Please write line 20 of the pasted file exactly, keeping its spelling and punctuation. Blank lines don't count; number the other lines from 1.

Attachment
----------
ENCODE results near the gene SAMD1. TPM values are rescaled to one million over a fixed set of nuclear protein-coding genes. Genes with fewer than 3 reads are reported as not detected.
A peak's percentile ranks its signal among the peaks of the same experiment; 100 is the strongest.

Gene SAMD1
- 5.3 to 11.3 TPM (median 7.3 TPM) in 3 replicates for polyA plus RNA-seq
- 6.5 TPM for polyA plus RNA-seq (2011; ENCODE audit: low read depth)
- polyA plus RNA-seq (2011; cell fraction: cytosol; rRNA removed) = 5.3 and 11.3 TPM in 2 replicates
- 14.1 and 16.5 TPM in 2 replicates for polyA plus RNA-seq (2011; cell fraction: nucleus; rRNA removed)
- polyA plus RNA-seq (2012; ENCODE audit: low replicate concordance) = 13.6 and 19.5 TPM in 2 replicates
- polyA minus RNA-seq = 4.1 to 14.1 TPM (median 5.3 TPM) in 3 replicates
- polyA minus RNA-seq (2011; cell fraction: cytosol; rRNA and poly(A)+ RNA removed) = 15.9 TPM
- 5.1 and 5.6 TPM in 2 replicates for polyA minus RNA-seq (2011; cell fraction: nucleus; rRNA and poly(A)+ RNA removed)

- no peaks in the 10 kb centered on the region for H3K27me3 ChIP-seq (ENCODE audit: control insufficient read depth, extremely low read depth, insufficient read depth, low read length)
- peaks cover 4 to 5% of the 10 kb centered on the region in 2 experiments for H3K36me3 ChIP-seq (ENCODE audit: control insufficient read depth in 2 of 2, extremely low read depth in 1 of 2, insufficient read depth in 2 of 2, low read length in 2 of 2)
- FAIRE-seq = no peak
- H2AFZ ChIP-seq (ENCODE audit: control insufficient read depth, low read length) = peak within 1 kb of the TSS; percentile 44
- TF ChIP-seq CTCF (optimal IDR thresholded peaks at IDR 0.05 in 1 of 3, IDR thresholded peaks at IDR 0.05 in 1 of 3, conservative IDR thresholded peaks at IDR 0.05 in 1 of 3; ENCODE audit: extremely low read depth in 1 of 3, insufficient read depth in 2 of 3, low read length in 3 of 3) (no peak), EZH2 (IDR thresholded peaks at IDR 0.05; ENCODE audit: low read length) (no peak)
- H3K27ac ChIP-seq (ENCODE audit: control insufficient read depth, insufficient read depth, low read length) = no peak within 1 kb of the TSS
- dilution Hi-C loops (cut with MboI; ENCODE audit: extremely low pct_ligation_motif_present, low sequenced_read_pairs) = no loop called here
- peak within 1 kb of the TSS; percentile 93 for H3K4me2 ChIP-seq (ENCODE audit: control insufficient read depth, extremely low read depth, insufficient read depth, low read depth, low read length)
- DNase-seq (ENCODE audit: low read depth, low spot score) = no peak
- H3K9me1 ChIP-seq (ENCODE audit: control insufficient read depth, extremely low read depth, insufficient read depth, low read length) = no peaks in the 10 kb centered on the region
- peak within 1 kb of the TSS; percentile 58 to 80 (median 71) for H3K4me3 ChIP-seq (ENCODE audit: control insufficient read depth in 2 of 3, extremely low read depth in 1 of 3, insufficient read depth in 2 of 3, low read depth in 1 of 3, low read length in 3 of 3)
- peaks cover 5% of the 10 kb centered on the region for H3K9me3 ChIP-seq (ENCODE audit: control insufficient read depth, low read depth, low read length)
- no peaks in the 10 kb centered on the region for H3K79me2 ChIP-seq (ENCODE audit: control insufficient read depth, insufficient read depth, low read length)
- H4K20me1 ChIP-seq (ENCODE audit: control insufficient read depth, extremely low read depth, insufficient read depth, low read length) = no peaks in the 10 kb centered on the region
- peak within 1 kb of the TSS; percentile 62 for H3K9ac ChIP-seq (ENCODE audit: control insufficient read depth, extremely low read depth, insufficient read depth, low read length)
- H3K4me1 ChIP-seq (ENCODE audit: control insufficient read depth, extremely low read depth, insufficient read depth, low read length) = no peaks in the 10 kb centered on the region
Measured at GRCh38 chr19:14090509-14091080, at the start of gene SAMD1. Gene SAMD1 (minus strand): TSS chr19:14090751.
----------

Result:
- DNase-seq (ENCODE audit: low read depth, low spot score) = no peak